December 24, 2010 | by Andrew Kameka
CEO, Motorola Mobility
Nominated because: Leads a popular and controversial phone manufacturer.
Motorola Mobility recently split off from Motorola to form an independent company to sell handsets. The break-up was made in order to give Motorola’s mobile and network divisions more flexibility and autonomy, but there may not be a mobile division to spin-off were it not for the leadership of CEO Sanjay Jha.
Androinica.com readers may recall the amazing turnaround Motorola experienced under the leadership of Jha. The company’s mobile performance had stalled and was in serious trouble when he arrived in 2008, but a little over a year later, it introduced the hottest phone on the market – the Droid.
Jha made sure that 2010 was another banner year for Motorola. The Droid continued to be a top seller throughout the year, as were follow-ups like the Droid X and Milestone. There was also a steady stream of MOTOBLUR devices like the Cliq XT and Devour, that seemed to pop-up on every carrier. Motorola once seemed like a company struggling to deliver a new product it could sell; there are now legions of people who can attest that is no longer an issue.
What is at issue is the legion of fans who felt betrayed by Motorola this year. Several Moto phones released in 2010 debuted with software that was already out-of-date, and those that were running the latest software couldn’t make that claim for long. Users waited months to be updated to Eclair or Froyo, and plenty more were abandoned completely when Motorola confirmed that it had no plans to upgrade. Worsening the blow, Motorola employed anti-rooting measures that aimed to block the only way to guarantee that a user would have custom ROM’s running the latest versions of Android. How did a company that started off 2010 with an industry-leading phone morph into a company synonymous with the past?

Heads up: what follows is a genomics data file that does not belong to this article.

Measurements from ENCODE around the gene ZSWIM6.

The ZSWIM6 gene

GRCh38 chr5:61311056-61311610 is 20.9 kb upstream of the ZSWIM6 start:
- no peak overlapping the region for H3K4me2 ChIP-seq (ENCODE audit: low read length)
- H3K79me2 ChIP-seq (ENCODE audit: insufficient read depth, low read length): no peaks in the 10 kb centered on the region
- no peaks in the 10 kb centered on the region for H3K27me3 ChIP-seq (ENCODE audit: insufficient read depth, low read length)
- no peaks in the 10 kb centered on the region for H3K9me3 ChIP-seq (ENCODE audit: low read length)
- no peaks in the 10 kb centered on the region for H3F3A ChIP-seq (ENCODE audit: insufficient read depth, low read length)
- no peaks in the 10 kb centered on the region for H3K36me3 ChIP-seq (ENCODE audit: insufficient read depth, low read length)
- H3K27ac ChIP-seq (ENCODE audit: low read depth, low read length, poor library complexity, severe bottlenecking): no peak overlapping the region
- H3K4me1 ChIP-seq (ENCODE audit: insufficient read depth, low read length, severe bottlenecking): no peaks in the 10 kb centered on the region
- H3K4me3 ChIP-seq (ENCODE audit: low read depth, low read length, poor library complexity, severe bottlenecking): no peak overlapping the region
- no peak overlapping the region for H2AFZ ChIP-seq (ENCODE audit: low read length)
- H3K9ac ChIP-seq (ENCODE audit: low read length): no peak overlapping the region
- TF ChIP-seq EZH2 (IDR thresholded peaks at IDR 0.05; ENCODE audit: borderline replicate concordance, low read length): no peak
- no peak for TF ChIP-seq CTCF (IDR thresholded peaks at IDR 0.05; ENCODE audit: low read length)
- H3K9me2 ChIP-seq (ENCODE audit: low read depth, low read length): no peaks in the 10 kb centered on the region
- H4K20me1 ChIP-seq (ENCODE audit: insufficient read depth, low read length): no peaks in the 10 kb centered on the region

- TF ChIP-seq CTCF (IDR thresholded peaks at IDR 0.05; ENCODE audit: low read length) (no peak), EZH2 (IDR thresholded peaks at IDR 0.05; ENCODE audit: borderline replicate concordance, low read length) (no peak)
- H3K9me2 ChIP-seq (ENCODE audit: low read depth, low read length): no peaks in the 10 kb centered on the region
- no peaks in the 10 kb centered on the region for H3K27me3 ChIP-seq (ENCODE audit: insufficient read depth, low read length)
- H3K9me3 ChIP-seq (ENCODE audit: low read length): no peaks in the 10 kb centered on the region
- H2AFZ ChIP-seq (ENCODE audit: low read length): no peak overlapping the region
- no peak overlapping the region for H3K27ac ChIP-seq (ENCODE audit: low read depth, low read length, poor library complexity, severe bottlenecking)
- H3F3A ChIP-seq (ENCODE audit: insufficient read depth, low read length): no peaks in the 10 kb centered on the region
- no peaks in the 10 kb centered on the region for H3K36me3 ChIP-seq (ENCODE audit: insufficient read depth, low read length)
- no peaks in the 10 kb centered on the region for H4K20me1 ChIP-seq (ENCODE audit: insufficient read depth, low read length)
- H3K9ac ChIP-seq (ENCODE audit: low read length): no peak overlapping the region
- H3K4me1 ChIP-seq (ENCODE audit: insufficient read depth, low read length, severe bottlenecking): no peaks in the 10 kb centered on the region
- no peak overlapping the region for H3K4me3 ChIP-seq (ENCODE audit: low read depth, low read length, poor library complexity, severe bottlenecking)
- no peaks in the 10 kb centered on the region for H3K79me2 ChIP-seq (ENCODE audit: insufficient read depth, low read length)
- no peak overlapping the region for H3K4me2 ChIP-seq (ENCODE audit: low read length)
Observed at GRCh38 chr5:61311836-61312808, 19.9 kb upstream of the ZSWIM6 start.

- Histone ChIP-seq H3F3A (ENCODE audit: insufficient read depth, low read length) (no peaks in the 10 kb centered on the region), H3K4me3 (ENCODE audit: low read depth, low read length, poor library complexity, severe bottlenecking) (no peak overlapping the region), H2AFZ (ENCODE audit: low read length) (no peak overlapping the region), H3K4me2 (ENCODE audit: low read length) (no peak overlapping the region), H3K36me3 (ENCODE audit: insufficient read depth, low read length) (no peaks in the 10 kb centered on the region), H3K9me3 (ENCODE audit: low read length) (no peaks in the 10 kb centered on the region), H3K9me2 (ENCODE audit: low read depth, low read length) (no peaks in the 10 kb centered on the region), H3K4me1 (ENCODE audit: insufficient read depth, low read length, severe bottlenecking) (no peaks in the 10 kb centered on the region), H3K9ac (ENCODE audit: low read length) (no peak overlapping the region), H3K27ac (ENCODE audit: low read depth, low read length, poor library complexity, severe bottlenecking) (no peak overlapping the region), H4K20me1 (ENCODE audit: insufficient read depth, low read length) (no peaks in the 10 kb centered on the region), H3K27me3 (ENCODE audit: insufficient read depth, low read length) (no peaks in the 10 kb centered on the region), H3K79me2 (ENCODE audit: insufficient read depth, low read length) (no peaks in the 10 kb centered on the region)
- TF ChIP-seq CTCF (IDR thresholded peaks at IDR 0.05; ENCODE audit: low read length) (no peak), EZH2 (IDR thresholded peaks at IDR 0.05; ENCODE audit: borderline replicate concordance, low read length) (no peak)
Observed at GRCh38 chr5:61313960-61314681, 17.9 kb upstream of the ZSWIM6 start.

Jha deserves credit for ditching Motorola’s reliance on feature phones for Android and spearheading a strong early 2010. He made a large impression on Android this year, though the later half of his company’s performance this year was not nearly as impressive. Despite those shortcomings, it must be noted that Motorola sold millions of phones and became a prominent figure in workplace conversations, on-screen cameos, and mainstream news. We could very well see a repeat performance in 2011 as the newly-independent Motorola Mobility unleashes a new generation of smartphones and tablets.
One can only hope that Jha rededicates the new company to be as forward-thinking as it was early in the year rather than as complacent as it was in later months.
This article is part of a series of profiles on the people who most-impacted Android in 2010. Read more about the Android Person of the Year series here.